There is a scene about halfway into the movie. Paul gets rice, beans and milk powder from black market and returns to his hotel on a very foggy morning. Suddenly they seem to have hit a bumpy road and the van is stopped. Paul gets out to check whats up with the road. He stumbles, falls down and slowly, shiveringly gets back to his feet realizing that the whole street is full of fresh corpses. Along with Paul, I too lost my balance, and gained my hold on conscience slowly. They were all hacked to death with machetes and gardening instruments. And it was just one of many such streets all over the country.

The above scene is an example of powerful filmmaking. The movie is rated PG-13. There is no explicit violence. But we are allowed to understand the immensity of the genocide through such scenes, where we only get a glimpse, because it's hazy and unclear because of the time of the day and still we realize the cruelty of the massacre. There is another scene where Paul is unsure whether his family is dead or alive and he runs across the hotel rooms looking for them. The character development is so complete that I too was running with Paul desperately looking for his family. And when he finds his wife and kids hiding in a bathroom tub, they all cry and laugh and then I slowly settled comfortably into my seat with a happy smile knowing that his family is safe.

Don Cheadle as Paul delivers a stellar peformance. The beauty of his act lies in his simplicity. There is not a scene where he overacts or underacts. Sophie Okenado as Paul's wife Tatiana is equally admirable. There are so many close up shots of these two artistes and there is not a single wrong twist on their faces... every emotion they express is accepted without a question. The supporting cast, which comprises of Nick Nolte, Joaquin Phoenix, Desmond Dube... are all top notch. Terry George is the director working on a script by himself and Keir Pearson. I was simply immersed into the story and that pretty much sums the quality of work by the writer/director. Music should have been good because it never drew attention to itself.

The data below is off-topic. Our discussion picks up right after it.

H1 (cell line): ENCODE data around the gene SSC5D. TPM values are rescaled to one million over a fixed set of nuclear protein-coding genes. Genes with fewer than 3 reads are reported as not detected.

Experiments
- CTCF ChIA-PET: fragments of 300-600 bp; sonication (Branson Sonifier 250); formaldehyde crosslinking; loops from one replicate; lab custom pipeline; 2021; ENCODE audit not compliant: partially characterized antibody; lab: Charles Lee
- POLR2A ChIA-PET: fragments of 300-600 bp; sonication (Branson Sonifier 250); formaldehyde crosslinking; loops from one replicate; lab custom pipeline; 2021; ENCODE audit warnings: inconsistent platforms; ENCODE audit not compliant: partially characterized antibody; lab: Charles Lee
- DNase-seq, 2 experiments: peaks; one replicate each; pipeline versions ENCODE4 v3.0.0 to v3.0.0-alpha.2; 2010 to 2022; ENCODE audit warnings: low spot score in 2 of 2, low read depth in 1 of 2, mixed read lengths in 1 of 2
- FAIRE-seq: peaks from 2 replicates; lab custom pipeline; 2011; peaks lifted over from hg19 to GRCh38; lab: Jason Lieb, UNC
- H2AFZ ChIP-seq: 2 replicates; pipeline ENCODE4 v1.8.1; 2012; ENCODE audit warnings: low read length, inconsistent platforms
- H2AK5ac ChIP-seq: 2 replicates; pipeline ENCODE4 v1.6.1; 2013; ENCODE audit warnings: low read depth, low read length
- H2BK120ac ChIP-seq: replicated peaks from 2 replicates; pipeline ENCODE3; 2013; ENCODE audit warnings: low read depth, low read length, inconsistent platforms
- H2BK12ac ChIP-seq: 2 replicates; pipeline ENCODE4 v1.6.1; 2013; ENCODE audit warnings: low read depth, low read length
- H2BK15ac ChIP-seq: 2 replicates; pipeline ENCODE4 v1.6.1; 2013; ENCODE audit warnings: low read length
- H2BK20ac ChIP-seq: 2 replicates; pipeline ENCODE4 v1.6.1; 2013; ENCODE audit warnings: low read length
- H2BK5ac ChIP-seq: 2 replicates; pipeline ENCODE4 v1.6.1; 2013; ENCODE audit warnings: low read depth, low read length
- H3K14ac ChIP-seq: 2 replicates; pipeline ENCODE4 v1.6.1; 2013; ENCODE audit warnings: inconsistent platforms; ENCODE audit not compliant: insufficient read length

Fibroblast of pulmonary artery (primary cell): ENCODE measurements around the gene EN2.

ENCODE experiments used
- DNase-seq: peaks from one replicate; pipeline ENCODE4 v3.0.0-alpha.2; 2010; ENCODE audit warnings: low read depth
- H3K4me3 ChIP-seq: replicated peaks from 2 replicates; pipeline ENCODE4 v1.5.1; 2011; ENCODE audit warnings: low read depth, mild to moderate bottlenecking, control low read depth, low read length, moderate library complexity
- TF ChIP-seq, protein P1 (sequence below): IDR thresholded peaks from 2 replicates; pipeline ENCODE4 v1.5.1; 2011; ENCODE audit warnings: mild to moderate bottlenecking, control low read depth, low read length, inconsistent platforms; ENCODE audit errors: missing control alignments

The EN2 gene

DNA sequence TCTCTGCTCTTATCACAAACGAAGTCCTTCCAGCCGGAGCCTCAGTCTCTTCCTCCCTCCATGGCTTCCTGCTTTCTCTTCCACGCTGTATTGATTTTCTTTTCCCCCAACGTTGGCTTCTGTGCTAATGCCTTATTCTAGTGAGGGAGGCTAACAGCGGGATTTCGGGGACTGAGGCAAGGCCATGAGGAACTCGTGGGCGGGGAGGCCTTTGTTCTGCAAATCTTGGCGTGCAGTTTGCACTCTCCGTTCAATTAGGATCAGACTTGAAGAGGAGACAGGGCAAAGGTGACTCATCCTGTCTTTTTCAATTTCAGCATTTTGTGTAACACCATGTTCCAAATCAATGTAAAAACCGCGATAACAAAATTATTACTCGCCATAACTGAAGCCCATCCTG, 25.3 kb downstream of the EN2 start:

Paul saved over twelve hundred lives during a three month hell where close a million people were killed. The UN didn't intervene because what happened in Rwanda couldn't be termed 'genocide' and if this isn't genocide, I don't know what it is. That reminds me of another recent sad story - Darfur, Sudan. Again, the first world countries and the UN turned a blind eye as trained militia went of a life-hungry rampage. I've read cover stories about the active role played by USA and UN in African countries - it's really uplifiting. During the Rwandan genocide, a Pentagon bastard joked "Is it Hutu or Tutu?" I know that if something goes wrong in Nigeria, high level meetings will actively take place because it's the eighth largest exporter of oil. So much for world peace!!

This cinema is about respecting another human being. This cinema is a showcase of the horror due to the unnecessarily deep-rooted distinctions based on caste, race, tribe, etc. This cinema is an attempt to shame the U.N and the first world countries for their callousness. This cinema is a reminder of the value of life. From an artistic viewpoint, this is a very good cinema. From a historic viewpoint, this is an important cinema. 'Hotel Rwanda' must be shown in the UN general assembly for a packed audience who call themselves diplomats. If this doesn't put them to shame, I don't know what will.